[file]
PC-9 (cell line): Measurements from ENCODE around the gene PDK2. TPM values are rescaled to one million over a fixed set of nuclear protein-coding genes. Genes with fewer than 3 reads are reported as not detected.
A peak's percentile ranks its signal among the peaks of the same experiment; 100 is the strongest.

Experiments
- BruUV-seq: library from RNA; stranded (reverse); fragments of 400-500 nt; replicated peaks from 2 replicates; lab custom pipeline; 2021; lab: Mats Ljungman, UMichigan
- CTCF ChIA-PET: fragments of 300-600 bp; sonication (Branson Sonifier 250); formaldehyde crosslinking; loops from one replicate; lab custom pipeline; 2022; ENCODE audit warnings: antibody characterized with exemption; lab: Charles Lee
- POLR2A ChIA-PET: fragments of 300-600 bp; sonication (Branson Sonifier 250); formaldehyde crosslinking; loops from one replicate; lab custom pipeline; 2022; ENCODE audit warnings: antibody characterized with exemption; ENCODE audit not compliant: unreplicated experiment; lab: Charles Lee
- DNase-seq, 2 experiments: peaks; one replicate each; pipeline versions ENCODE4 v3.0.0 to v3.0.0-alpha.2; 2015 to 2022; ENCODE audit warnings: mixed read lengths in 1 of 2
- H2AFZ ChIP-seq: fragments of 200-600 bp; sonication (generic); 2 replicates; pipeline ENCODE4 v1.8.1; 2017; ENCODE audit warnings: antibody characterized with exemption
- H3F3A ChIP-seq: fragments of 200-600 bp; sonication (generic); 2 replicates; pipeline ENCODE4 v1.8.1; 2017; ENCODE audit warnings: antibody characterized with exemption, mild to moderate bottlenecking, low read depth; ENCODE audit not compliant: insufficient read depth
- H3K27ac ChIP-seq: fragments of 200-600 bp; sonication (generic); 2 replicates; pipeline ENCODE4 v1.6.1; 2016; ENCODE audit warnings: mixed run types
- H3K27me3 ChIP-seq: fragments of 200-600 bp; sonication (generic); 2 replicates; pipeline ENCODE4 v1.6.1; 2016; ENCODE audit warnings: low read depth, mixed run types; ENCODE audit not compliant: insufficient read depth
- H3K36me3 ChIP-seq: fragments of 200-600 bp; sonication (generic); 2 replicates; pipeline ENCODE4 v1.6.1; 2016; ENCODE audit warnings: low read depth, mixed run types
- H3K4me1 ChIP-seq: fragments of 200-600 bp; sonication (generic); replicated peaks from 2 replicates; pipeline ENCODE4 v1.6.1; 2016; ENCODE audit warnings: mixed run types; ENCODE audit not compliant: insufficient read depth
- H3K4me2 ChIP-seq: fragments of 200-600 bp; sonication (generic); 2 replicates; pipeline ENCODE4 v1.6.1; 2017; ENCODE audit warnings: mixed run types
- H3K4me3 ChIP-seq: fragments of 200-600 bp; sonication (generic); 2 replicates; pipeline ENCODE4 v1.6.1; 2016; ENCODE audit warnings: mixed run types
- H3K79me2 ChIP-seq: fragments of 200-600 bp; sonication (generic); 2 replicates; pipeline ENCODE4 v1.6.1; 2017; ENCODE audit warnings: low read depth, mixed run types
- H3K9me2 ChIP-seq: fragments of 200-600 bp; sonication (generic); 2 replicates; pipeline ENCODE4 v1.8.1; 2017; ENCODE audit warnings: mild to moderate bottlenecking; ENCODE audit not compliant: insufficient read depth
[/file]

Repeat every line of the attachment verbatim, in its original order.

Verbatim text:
PC-9 (cell line): Measurements from ENCODE around the gene PDK2. TPM values are rescaled to one million over a fixed set of nuclear protein-coding genes. Genes with fewer than 3 reads are reported as not detected.
A peak's percentile ranks its signal among the peaks of the same experiment; 100 is the strongest.

Experiments
- BruUV-seq: library from RNA; stranded (reverse); fragments of 400-500 nt; replicated peaks from 2 replicates; lab custom pipeline; 2021; lab: Mats Ljungman, UMichigan
- CTCF ChIA-PET: fragments of 300-600 bp; sonication (Branson Sonifier 250); formaldehyde crosslinking; loops from one replicate; lab custom pipeline; 2022; ENCODE audit warnings: antibody characterized with exemption; lab: Charles Lee
- POLR2A ChIA-PET: fragments of 300-600 bp; sonication (Branson Sonifier 250); formaldehyde crosslinking; loops from one replicate; lab custom pipeline; 2022; ENCODE audit warnings: antibody characterized with exemption; ENCODE audit not compliant: unreplicated experiment; lab: Charles Lee
- DNase-seq, 2 experiments: peaks; one replicate each; pipeline versions ENCODE4 v3.0.0 to v3.0.0-alpha.2; 2015 to 2022; ENCODE audit warnings: mixed read lengths in 1 of 2
- H2AFZ ChIP-seq: fragments of 200-600 bp; sonication (generic); 2 replicates; pipeline ENCODE4 v1.8.1; 2017; ENCODE audit warnings: antibody characterized with exemption
- H3F3A ChIP-seq: fragments of 200-600 bp; sonication (generic); 2 replicates; pipeline ENCODE4 v1.8.1; 2017; ENCODE audit warnings: antibody characterized with exemption, mild to moderate bottlenecking, low read depth; ENCODE audit not compliant: insufficient read depth
- H3K27ac ChIP-seq: fragments of 200-600 bp; sonication (generic); 2 replicates; pipeline ENCODE4 v1.6.1; 2016; ENCODE audit warnings: mixed run types
- H3K27me3 ChIP-seq: fragments of 200-600 bp; sonication (generic); 2 replicates; pipeline ENCODE4 v1.6.1; 2016; ENCODE audit warnings: low read depth, mixed run types; ENCODE audit not compliant: insufficient read depth
- H3K36me3 ChIP-seq: fragments of 200-600 bp; sonication (generic); 2 replicates; pipeline ENCODE4 v1.6.1; 2016; ENCODE audit warnings: low read depth, mixed run types
- H3K4me1 ChIP-seq: fragments of 200-600 bp; sonication (generic); replicated peaks from 2 replicates; pipeline ENCODE4 v1.6.1; 2016; ENCODE audit warnings: mixed run types; ENCODE audit not compliant: insufficient read depth
- H3K4me2 ChIP-seq: fragments of 200-600 bp; sonication (generic); 2 replicates; pipeline ENCODE4 v1.6.1; 2017; ENCODE audit warnings: mixed run types
- H3K4me3 ChIP-seq: fragments of 200-600 bp; sonication (generic); 2 replicates; pipeline ENCODE4 v1.6.1; 2016; ENCODE audit warnings: mixed run types
- H3K79me2 ChIP-seq: fragments of 200-600 bp; sonication (generic); 2 replicates; pipeline ENCODE4 v1.6.1; 2017; ENCODE audit warnings: low read depth, mixed run types
- H3K9me2 ChIP-seq: fragments of 200-600 bp; sonication (generic); 2 replicates; pipeline ENCODE4 v1.8.1; 2017; ENCODE audit warnings: mild to moderate bottlenecking; ENCODE audit not compliant: insufficient read depth